How to help your young child cope with the pandemic



How to help your young child cope with the pandemic 1

The COVID-19 pandemic has been stressful for all of us, and this includes our youngest children.

It’s easy, and tempting, to think that infants, toddlers, and preschoolers aren’t affected by the pandemic. The truth is, though, that that life has changed for them, too — and for some of them it has changed dramatically. Even if the change is mostly positive for them — such as having their parents home all the time — it’s still a change that can be confusing and unsettling. Young children are less able to understand the nuances of all of this; for them, the world truly is all about them. And they also have very acute radar when it comes to the emotions of their caregivers.

As a pediatrician, I’ve been hearing from families about young children who are having trouble sleeping, whose eating habits have changed, who are crying or throwing tantrums for no good reason, or are just generally crankier and more irritable than usual. Some are more clingy, which can get tough for parents who are working from home.

So what can a parent do? It should be said up front that there are no magic answers or quick fixes; this is a hard time, and it’s going to stay hard until case numbers go down a lot or there is a vaccine, or both. But that doesn’t mean that there aren’t some strategies that can help.

Talk to your children about the pandemic — but keep it simple and optimistic

Obviously, this is more about preschoolers than infants and toddlers, but you need to have an explanation for why you can’t go on the swings or visit Grandma, or why you have to do a Zoom meeting instead of playing with blocks. Tell them that there is a germ that can make some of us sick, and we want to be sure that we don’t catch it or give it to someone else without realizing it.

As much as you talk about this, talk about how lots of people are working very hard to make the germ go away and keep us safe. Talk about all the things that you as a family are doing, like wearing masks (for children over the age of 2) and washing hands and staying a safe distance from others. It’s important to talk positively, not just because you want to keep things positive now, but also because at some point we will be going out more, and if you haven’t laid the groundwork, kids may be frightened when they begin to do things they weren’t allowed to do before.

Be mindful of the media your child is exposed to — and the things you say when they are in hearing distance. Little ears can be easily worried and confused.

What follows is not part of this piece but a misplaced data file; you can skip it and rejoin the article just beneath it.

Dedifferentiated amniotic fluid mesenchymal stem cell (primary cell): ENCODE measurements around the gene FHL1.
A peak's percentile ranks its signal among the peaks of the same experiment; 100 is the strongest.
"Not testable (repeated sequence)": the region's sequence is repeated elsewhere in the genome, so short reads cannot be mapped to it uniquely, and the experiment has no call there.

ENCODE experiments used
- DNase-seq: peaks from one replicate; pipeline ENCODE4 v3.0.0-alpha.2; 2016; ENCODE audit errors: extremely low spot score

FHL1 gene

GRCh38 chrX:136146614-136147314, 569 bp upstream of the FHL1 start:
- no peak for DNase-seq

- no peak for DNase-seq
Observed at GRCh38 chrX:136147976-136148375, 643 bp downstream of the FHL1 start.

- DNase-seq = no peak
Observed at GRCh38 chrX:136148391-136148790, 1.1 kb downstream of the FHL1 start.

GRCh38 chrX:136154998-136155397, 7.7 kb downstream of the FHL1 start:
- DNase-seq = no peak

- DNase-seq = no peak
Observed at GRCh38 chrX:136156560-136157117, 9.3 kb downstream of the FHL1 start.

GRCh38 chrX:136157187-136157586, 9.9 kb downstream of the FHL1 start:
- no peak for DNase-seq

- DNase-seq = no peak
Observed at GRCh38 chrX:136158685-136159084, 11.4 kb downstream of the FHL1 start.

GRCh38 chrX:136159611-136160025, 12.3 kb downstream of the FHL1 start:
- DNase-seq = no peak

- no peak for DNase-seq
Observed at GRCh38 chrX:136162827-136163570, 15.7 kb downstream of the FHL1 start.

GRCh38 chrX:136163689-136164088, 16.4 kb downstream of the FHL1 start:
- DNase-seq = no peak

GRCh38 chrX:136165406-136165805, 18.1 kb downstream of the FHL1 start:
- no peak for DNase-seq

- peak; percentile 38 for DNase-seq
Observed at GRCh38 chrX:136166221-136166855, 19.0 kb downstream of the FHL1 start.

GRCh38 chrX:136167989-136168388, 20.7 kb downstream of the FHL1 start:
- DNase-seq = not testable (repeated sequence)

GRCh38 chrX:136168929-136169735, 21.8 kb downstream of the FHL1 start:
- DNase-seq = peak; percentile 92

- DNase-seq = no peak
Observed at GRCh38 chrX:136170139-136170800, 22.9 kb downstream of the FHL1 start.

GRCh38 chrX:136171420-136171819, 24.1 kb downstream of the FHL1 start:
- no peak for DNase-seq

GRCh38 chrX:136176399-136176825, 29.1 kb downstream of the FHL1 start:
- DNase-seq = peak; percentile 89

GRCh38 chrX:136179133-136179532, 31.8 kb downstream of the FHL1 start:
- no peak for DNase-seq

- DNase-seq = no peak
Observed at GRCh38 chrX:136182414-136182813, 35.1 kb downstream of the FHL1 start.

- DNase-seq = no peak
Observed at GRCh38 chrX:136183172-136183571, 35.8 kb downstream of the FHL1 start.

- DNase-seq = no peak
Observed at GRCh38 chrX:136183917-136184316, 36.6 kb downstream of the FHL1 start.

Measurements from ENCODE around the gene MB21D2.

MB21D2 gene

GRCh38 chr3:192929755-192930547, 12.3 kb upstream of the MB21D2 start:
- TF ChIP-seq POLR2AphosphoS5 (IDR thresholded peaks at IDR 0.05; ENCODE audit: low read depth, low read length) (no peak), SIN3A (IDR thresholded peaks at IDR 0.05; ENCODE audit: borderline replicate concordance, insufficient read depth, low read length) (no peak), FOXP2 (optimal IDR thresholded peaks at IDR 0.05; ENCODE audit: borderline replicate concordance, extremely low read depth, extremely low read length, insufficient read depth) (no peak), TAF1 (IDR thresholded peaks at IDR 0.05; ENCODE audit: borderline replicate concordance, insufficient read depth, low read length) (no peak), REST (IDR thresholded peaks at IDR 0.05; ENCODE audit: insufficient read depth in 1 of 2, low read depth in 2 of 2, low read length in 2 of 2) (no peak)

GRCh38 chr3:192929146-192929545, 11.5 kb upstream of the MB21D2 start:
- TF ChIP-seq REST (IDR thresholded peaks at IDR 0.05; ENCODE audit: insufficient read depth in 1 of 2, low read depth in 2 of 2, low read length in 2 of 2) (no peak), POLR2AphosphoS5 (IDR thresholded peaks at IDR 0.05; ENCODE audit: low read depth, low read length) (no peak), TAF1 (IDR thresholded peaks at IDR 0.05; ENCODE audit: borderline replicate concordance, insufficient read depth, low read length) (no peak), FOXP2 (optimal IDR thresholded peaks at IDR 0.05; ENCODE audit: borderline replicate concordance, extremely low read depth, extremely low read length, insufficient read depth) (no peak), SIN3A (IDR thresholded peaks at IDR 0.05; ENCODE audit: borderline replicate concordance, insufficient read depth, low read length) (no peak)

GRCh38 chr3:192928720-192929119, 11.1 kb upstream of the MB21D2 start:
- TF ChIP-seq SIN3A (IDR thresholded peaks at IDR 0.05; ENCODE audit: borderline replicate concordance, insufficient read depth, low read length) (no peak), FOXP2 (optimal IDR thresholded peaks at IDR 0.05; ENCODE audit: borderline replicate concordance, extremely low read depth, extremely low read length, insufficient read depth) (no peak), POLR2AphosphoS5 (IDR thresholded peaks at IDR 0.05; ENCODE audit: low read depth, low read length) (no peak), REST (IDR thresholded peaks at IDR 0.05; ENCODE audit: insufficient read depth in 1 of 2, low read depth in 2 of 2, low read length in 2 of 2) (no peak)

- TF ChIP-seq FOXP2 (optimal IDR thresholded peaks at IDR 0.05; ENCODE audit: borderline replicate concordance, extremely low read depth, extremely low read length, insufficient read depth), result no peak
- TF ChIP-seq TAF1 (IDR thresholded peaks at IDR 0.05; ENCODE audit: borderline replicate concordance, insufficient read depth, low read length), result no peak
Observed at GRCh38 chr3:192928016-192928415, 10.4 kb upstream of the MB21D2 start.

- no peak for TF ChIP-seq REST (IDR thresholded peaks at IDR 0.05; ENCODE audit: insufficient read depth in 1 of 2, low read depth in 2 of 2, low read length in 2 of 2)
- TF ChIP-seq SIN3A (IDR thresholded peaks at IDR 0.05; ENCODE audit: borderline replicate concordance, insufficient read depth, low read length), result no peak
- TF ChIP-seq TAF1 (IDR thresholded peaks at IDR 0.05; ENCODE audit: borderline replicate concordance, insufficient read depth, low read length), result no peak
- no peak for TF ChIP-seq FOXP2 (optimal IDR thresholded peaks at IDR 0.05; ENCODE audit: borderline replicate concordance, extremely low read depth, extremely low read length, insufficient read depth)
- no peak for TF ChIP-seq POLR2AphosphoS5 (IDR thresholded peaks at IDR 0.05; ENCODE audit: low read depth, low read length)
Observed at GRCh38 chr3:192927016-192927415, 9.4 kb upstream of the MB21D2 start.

Build routines into your day

Life has been upended for all of us in some way or another, and it’s tempting to, well, wing it. But kids do best with some degree of predictability, so keep to a regular sleep and meal schedule. Create a schedule that includes fun and playtime. If a child knows that they will have that time with you, they may be more willing to play independently while you work.

As you are building routines, build in some exercise. It’s good for everyone’s health, and it blows off steam too; something like a walk around the block playing I Spy can be both playtime and exercise for everyone.

Cut yourself slack

A little extra screen time for your kid so that you can get some work done may just be inevitable. Playtime may not be particularly inspiring (it’s totally fine to turn chores into games, in fact it’s a great idea). Meals don’t need to be inspiring either. We can only do our best — and as I said at the beginning, this is hard on all of us.

Take care of yourself

Children really do notice when their parents are stressed or sad and may worry that it’s their fault. And when we snap (or worse) at our children because we are feeling bad, it can make everything harder. So as you build those routines, build in some time for the things you need and enjoy. Don’t try to tough it out if you are feeling bad, too; reach out for help. While all of us need to take care of our physical and mental health during the pandemic, it’s even more important for caregivers — because others are counting on them.

If you have any worries about your child or your child’s behavior, call your doctor. Even though some offices have limited hours, there should always be someone you can talk to.

Follow me on Twitter @drClaire

For more information on coronavirus and COVID-19, see the Harvard Health Publishing Coronavirus Resource Center. The American Academy of Pediatrics also offers helpful information on what parents should know about these topics.

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